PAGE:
Author Archives: tanjakp

Locating Shark’s Teeth in the Phone Book

Supervisors: they’re our mentors, bosses, idols. Sometimes, they can seem almost super-human – they know everything, and find every single flaw in your work.

So it can be easy to forget that your supervisors and various other higher-ups are not necessarily a species of perfect, paper mass-producing, hyper-creative geniuses, but in reality just experienced people, who still make mistakes and have “brain-farts”. The following is a personal encounter I had which serves as proof.

The setting: we’re at the University of Copenhagen, the year is 2014. I was in the final stage of my Bachelor’s studies. In many countries, writing a Bachelor’s thesis is common practice, and it’s exactly like a Master’s thesis, just smaller. We thought of it a bit like a “practice round”, before the real deal. However, you’re still doing new science, and for many of us, it’s the first independent work we do in our careers.

At this point in my life, I was playing around with the thought of becoming a paleontologist, and therefore did my project within that topic. I did my thesis at the Geological Museum, and my mission was (at least from the outside) rather simple: I was handed a box with fossilized shark teeth, which had been collected in Angola in the 1980s. I was tasked with figuring out from what kinds of sharks they came from, and based on that, make some qualified guesses regarding the time period and the environment in which they had originated. Relatively straight-forward!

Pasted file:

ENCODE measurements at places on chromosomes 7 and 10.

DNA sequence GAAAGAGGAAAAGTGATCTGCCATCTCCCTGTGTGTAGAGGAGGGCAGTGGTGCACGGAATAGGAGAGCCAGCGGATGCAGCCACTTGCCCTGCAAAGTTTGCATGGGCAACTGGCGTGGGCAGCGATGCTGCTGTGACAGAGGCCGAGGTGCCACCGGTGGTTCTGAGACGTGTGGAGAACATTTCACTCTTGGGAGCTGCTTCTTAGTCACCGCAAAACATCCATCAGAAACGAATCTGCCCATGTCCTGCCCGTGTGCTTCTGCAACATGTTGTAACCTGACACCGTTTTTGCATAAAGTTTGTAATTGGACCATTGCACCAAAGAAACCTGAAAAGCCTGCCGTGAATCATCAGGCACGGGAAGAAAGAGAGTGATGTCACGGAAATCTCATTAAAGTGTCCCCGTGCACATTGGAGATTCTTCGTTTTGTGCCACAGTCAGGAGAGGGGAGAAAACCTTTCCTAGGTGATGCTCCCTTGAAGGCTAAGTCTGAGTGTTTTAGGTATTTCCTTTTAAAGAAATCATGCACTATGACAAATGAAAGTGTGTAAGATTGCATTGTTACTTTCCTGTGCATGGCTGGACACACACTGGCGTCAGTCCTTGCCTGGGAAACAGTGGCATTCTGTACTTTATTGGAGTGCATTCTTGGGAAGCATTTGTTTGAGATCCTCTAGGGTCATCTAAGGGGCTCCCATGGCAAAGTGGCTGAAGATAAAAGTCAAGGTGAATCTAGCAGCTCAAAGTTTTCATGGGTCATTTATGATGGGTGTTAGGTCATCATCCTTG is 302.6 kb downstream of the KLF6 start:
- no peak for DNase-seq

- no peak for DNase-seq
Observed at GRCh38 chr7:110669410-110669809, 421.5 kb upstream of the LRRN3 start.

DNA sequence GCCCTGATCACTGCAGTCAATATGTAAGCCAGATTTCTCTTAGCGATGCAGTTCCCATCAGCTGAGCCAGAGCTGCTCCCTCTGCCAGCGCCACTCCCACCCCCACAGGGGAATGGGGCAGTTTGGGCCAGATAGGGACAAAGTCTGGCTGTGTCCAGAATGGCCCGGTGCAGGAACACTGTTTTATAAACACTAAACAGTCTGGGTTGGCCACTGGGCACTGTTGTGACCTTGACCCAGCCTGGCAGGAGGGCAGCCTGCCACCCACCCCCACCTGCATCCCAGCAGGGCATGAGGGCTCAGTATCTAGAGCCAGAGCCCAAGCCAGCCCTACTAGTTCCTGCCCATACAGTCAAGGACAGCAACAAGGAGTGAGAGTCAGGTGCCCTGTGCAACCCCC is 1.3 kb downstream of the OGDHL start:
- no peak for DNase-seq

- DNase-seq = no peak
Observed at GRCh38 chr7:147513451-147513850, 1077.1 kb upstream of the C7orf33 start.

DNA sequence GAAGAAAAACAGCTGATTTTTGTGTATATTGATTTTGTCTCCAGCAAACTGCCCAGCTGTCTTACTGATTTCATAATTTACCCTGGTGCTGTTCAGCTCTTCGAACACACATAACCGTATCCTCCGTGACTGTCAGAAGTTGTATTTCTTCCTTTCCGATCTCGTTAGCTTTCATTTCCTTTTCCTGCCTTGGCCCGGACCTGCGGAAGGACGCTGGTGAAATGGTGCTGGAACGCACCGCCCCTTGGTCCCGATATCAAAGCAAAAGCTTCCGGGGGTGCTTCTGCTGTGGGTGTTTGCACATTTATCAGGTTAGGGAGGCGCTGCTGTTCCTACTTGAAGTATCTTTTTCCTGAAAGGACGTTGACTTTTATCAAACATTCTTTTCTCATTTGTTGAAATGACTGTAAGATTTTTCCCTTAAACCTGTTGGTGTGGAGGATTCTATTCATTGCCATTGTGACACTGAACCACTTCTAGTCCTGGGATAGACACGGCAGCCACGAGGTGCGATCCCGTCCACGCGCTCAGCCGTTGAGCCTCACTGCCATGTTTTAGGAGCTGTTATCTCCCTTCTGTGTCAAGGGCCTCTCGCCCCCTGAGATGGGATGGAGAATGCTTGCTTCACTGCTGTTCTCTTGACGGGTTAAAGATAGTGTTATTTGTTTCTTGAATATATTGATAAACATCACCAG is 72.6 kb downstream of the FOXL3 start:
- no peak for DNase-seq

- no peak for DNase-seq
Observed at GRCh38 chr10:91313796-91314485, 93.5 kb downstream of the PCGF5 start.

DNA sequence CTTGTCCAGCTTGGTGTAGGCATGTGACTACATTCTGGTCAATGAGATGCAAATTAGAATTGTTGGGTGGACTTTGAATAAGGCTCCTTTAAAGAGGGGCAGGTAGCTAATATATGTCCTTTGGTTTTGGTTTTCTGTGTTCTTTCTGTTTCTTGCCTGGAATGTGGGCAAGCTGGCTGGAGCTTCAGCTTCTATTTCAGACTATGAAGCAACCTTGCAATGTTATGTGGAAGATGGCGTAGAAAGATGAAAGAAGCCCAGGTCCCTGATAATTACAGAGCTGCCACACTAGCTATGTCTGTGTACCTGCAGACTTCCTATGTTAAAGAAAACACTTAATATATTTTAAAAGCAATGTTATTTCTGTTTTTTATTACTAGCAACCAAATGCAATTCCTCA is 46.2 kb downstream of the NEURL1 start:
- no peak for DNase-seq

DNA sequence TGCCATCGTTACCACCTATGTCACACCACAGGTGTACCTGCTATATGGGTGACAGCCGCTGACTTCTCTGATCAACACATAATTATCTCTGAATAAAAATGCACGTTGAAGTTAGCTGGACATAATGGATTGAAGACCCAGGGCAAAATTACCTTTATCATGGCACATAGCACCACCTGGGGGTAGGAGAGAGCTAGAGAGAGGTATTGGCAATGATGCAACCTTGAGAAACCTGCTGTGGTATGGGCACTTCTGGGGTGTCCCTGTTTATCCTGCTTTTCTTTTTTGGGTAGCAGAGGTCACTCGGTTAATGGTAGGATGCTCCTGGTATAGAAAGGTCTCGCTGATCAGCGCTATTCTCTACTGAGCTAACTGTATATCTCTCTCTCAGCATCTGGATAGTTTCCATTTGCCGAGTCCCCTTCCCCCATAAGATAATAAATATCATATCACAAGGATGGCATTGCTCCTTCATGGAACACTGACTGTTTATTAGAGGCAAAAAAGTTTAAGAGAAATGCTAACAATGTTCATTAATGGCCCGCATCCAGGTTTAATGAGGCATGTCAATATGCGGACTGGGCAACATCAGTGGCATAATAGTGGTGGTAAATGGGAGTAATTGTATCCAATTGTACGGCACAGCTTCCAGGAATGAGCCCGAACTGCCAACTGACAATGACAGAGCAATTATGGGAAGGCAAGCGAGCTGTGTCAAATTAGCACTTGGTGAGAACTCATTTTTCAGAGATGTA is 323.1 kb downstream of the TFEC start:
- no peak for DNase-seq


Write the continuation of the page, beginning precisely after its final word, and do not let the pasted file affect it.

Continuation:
The box itself had been handed over to the museum by a private collector in the 80s. He had worked at a limestone quarry in western Angola, was hired by a Danish company, and had collected the teeth for fun as they popped out of the limestone during his employment. At a point, he had handed over the box to the Geological Museum, thinking that they might be interested. Since then, it had been lying in a corner somewhere, never analyzed, his name and address at the time meticulously handwritten in cursive on a piece of paper in the box.

Sounds like a pretty sweet, deal, right? I’m not going to lie: despite inevitable frustrations along the way, it was.

BUT! It turned out to be pretty darn difficult figuring out anything, given no one knew anything about the actual collection of the teeth. “Western Angola” is a relatively big area, and the exact position of an old limestone quarry on the other side of the world is surprisingly difficult to find.

I tried contacting the assumed company (which had, of course, changed name in the meantime) – nothing.


During my Bachelor’s thesis, I managed to find the location of some ancient shark teeth by looking in the one place we’d completely neglected – the phone book (Image Credit: Alex Chernikh, CC BY 2.5,)

I tried prying my supervisor, hoping that some crucial piece of information resided in the back of his head – nothing. The box had been handed in before he was hired at the museum, and the collector was likely dead by now. My frustrations grew to the point of unbearable!

One day, a friend of mine, who did her project in the same department, stopped by, and I managed to vent my frustrations. Jokingly, she suggested that we could try Googling the name of the collector. I laughed it off, and declared that according to my supervisor, the man was long gone. Well, maybe he had some family, who knew something, she suggested – it couldn’t hurt looking, and it slightly better to procrastinate doing that, than stalking people on Facebook.

Lo and behold!

His name popped up in the online version of a phone book…

with a phone number…

and apparently at the same address as on the note.

I re-checked multiple times, as this could not possibly be – but then again, what would the odds be of another man with the exact same name, living on that exact address?

Baffled, I went to my supervisor to ask, if I could contact the collector and ask him about the teeth, or if there were any specific reasons, why he or others had not done that yet.

He looked at me with wide eyes, silent for a few seconds, then said (I might be paraphrasing slightly, it’s been a while):

“He is still alive? How did you find out!?”